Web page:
Main Unintentionally Unsympathetic Discussion

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04:14:14 AM Apr 19th 2016
  • In Death Battle, "Yang Xiao Long vs. Tifa Lockhart", more than a few people have pointed out that despite the episode attempting to depict Yang as the more heroic of the two, it was Yang who started the whole fight by walking into Tifa's bar and beating up the doorman for essentially just doing his job, smashing him through the door and refusing to comply when Tifa asked her to leave the premises. It really leaves a poor taste in some people's mouths, especially seeing as Yang ends up brutally murdering Tifa in the end without a hint of remorse and over an incident that was entirely her own fault. She really comes across as a particularly nasty Sociopathic Hero instead of her usual Nice Girl self and many RWBY fans dislike the depiction.
Since when Death Battle tries to present ANY side as good or bad? This is Let's You and Him Fight: the series, and whatever little plot is there only serves as Excuse Plot to make battle happen. You can't had deadly duel between two good guys, without making one of them look bad.
08:48:56 AM Apr 19th 2016
A-yup. The controversy may be worth noting somewhere, but not here.
01:57:24 PM Mar 5th 2016
edited by NNinja
  • Iris in The Flash (2014) is put on a pedestal by everyone who knows her, especially Barry. The problem is that they really shouldn't. Even after Barry reveals his feelings for her, and learns they are mutual, she refuses to dump her current boyfriend, Eddie. While this is not bad in itself, she maintains this even after learning she and Barry are destined to be Happily Married. She and Eddie decide Screw Destiny in a manner that makes it seem she's more interested in her happiness than Barry's. She also chewed everyone out for not telling her Barry is the Flash in a very entitled way, despite the fact that she really wouldn't have been that helpful. Finally, she discovers from the mother she thought was dead that she has a brother. Iris angrily tells her to never speak to her again. Her mother is dying and is desperate to reconcile and Iris is basically stabbing her in the heart for something she was going to talk to her about anyway, yet treating it like a betrayal. And despite being angry about not learning Barry is the Flash, she chooses not to tell them what she learned until Christmas. Her response to Cold's Freudian Excuse about a rough childhood, namely everyone in the room had a rough childhood and should get over it, is hollow when you remember that, aside from thinking her mom was dead, she had the most normal childhood of all the people in the room.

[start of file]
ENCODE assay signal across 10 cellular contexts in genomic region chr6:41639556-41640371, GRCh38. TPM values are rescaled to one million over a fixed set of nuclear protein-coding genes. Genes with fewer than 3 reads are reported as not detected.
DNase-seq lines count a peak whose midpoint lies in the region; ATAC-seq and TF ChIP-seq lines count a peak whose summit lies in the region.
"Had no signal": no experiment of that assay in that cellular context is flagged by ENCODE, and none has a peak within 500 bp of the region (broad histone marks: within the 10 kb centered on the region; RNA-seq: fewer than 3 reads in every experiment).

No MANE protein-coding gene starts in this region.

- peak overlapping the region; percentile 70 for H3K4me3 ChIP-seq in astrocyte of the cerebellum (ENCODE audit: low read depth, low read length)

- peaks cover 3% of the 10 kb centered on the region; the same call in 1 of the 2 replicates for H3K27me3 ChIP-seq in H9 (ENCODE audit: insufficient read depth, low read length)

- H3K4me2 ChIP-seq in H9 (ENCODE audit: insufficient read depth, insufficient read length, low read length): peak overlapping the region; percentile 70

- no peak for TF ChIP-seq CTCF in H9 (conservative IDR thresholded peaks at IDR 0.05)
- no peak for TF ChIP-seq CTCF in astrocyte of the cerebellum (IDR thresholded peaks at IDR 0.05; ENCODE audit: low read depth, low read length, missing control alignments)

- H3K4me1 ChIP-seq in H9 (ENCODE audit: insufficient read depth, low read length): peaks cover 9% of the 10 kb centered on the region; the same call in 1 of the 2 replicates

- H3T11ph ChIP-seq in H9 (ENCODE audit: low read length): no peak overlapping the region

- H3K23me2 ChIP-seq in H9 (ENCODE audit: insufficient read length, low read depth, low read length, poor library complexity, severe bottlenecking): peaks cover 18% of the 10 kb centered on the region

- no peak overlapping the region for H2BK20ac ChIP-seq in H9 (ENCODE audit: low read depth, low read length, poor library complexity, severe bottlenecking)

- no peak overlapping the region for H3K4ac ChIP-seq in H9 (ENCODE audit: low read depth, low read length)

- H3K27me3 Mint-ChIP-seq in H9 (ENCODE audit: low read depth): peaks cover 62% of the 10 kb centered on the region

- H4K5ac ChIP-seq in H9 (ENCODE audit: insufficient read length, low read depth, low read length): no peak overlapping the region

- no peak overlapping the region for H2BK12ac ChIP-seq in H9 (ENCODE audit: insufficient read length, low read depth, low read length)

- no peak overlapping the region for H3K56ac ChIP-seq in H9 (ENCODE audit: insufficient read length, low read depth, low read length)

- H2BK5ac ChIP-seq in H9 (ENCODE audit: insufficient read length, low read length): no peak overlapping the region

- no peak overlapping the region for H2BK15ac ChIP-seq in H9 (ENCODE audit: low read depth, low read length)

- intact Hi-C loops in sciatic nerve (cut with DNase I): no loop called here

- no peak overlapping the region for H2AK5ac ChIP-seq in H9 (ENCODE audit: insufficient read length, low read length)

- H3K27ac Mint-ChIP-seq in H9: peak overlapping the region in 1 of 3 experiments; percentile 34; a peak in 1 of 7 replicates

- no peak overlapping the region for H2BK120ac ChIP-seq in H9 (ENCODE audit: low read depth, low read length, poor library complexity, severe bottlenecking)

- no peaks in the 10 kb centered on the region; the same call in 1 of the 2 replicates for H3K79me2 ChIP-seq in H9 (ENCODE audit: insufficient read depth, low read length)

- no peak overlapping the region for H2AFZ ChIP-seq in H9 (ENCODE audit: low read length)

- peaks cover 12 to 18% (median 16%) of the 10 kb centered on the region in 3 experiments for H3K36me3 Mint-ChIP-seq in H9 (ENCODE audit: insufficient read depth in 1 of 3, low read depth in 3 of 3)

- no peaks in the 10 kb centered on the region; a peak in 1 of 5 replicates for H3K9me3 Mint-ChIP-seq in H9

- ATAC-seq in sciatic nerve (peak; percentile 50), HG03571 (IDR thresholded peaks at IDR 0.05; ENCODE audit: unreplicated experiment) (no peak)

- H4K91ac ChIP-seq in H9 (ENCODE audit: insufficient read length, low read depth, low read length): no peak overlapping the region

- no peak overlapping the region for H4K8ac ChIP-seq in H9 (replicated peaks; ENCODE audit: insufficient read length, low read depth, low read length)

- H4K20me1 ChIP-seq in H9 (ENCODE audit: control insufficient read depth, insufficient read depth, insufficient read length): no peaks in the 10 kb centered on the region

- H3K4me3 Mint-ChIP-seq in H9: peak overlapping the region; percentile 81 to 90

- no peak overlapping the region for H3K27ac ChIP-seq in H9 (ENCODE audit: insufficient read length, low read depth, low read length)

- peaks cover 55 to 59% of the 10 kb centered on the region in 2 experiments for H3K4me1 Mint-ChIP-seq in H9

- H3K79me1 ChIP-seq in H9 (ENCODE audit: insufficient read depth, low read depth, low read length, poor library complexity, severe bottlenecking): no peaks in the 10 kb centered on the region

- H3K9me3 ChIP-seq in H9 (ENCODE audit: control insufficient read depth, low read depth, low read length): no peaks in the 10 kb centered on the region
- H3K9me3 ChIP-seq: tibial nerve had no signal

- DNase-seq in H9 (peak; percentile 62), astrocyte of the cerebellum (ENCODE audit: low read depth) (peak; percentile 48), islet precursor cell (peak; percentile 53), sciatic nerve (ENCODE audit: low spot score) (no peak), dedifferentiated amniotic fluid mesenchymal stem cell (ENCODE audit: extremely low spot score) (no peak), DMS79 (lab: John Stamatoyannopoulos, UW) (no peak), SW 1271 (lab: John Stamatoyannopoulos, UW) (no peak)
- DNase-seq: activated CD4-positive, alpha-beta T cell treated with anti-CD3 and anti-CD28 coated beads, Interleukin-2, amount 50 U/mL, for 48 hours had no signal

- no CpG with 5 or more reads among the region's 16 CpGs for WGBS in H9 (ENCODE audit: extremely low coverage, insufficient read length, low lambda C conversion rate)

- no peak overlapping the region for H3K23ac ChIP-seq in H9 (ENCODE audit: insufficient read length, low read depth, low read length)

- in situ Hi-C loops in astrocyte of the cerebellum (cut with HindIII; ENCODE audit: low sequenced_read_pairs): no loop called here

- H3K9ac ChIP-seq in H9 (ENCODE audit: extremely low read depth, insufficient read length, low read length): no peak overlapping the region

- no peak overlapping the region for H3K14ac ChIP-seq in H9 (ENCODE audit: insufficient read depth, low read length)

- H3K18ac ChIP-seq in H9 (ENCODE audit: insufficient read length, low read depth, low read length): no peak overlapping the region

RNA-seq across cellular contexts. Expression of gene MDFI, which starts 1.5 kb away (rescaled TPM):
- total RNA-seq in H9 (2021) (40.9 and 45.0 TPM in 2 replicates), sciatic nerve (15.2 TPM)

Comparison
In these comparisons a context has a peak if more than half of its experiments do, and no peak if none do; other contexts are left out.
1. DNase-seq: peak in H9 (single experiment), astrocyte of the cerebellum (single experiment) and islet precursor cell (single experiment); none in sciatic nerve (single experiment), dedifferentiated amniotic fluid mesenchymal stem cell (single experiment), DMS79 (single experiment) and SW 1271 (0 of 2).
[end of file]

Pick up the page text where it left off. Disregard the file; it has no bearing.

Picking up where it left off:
This entry either twists or demonises most of the facts that are involved. Yes, Iris did realise that Barry's feelings for her are mutual, but she understood that in a timeline that Barry canceled with time travel. When in the new timeline Barry tried to talk about it, from her perspective it looked Barry was hitting on her out of nowhere knowing perfectly well that she has a boyfriend. The entry about destiny is a little more valid, but aside from the fact that the newspaper didn't tell they will be happy, only that they will be married, the entry says that she's unsympathetic for not chosing Barry over Eddie just because some newspaper from the future told her to. When she learned about Barry being Flash, she did not say that she could be usefull, but that keeping her in dark did not keep her safe at all, on the contrary, it made her unprepared for any potential threats. Episode 3 od season 2 proved she was right, as knowing Barry is the Flash saved her life. When she was talking with Captain Cold she wasn't just talking about herself, but also about Barry whose mmother have been murderded and and father was wrongly accused for that murder, which wasn't exacly easy childhood, and that's ignoring the fact that losing mother isn't exacly nice so she's still right. The only valid part of this entry seemes to be about reuniting with her mother.